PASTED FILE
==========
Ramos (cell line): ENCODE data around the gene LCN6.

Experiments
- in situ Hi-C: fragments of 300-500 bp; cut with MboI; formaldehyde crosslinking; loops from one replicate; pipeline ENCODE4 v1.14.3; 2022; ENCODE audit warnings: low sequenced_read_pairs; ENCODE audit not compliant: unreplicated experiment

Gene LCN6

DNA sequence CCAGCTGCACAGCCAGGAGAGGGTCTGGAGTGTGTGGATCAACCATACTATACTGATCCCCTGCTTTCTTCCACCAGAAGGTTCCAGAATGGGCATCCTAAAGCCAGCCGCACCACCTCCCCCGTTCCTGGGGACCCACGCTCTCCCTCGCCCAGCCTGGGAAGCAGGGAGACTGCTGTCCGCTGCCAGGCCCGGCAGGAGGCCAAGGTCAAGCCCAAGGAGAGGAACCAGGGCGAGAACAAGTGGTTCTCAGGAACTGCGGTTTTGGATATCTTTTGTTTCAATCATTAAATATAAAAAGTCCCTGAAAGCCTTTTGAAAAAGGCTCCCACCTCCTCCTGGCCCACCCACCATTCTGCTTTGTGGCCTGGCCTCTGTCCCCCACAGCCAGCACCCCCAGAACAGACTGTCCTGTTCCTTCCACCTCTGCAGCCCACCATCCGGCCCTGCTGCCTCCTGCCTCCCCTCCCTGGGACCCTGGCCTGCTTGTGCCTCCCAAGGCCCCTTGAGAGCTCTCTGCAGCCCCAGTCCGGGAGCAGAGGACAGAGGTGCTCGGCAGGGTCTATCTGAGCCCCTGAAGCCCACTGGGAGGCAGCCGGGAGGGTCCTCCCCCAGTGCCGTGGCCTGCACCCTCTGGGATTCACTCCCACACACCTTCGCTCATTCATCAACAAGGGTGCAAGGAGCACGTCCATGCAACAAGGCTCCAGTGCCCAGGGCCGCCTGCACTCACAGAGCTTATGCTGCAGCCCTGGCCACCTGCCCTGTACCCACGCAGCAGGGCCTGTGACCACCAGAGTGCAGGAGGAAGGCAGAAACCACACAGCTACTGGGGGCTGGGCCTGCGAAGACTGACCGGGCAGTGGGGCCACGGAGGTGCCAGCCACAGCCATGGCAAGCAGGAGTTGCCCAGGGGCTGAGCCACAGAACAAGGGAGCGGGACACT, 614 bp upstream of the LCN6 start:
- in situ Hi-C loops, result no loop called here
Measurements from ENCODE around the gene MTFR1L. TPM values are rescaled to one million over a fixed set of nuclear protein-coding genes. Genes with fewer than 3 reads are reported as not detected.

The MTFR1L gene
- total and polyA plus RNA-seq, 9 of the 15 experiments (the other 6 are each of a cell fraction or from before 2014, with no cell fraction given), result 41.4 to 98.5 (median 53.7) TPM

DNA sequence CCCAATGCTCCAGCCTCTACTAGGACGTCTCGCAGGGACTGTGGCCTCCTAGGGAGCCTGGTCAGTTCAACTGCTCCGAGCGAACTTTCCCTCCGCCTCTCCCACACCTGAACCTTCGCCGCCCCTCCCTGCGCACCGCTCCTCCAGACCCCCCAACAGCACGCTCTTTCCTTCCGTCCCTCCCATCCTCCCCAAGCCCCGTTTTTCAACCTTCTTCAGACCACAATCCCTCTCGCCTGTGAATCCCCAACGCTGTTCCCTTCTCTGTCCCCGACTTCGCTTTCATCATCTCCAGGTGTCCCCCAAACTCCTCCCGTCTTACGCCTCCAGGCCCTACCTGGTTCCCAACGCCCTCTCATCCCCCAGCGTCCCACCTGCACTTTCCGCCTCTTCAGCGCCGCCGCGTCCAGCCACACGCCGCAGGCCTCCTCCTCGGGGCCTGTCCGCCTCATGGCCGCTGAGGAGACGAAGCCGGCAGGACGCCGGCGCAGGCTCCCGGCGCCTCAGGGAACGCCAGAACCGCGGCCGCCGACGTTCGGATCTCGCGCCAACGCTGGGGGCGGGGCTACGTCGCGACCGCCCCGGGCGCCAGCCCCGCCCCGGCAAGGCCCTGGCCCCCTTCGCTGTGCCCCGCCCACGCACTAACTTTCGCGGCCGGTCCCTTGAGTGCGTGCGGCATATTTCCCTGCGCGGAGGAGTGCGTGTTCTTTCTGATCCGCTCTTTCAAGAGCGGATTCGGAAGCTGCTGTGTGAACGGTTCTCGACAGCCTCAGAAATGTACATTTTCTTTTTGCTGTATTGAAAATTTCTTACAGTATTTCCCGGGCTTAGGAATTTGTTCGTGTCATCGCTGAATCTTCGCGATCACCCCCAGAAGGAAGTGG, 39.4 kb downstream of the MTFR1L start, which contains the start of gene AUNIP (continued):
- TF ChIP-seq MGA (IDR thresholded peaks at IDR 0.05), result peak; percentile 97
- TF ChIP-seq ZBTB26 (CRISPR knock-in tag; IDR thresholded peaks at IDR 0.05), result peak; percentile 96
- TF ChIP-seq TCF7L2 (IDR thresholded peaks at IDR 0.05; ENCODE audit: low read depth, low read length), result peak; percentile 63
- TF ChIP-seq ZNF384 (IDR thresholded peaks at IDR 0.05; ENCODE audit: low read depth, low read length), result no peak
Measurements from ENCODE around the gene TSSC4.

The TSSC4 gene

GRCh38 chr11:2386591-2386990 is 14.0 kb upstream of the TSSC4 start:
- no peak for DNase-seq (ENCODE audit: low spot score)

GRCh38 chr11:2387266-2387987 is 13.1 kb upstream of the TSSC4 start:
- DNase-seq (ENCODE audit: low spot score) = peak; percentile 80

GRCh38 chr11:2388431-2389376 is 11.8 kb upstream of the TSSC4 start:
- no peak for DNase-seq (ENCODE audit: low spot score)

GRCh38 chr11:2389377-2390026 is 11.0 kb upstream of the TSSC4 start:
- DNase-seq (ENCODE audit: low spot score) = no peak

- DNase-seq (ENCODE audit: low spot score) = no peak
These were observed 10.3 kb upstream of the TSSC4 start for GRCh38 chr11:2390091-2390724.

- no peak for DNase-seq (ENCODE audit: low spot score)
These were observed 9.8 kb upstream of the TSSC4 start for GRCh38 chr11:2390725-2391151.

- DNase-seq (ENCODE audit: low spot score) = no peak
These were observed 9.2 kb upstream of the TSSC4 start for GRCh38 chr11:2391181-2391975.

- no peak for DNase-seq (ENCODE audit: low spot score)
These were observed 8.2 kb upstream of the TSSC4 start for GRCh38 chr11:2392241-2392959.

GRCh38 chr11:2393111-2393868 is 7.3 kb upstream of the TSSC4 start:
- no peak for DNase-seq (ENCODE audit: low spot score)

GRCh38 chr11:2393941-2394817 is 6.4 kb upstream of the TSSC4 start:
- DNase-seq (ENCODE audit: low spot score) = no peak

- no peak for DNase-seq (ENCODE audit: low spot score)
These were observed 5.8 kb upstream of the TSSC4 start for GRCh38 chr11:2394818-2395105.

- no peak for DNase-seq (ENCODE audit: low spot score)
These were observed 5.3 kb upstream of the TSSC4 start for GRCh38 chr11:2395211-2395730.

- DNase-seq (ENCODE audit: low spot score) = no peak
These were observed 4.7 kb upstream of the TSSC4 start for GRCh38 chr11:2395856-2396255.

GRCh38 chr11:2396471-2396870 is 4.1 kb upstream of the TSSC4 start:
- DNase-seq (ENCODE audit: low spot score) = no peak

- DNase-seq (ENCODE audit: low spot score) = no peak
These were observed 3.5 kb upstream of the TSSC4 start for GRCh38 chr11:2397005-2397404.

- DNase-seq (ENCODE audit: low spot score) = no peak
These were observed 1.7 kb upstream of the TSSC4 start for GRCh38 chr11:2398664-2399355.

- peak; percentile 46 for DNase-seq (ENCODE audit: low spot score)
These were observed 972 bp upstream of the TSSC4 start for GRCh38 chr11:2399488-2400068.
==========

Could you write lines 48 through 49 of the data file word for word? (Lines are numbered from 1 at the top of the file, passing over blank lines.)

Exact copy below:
These were observed 1.7 kb upstream of the TSSC4 start for GRCh38 chr11:2398664-2399355.

- peak; percentile 46 for DNase-seq (ENCODE audit: low spot score)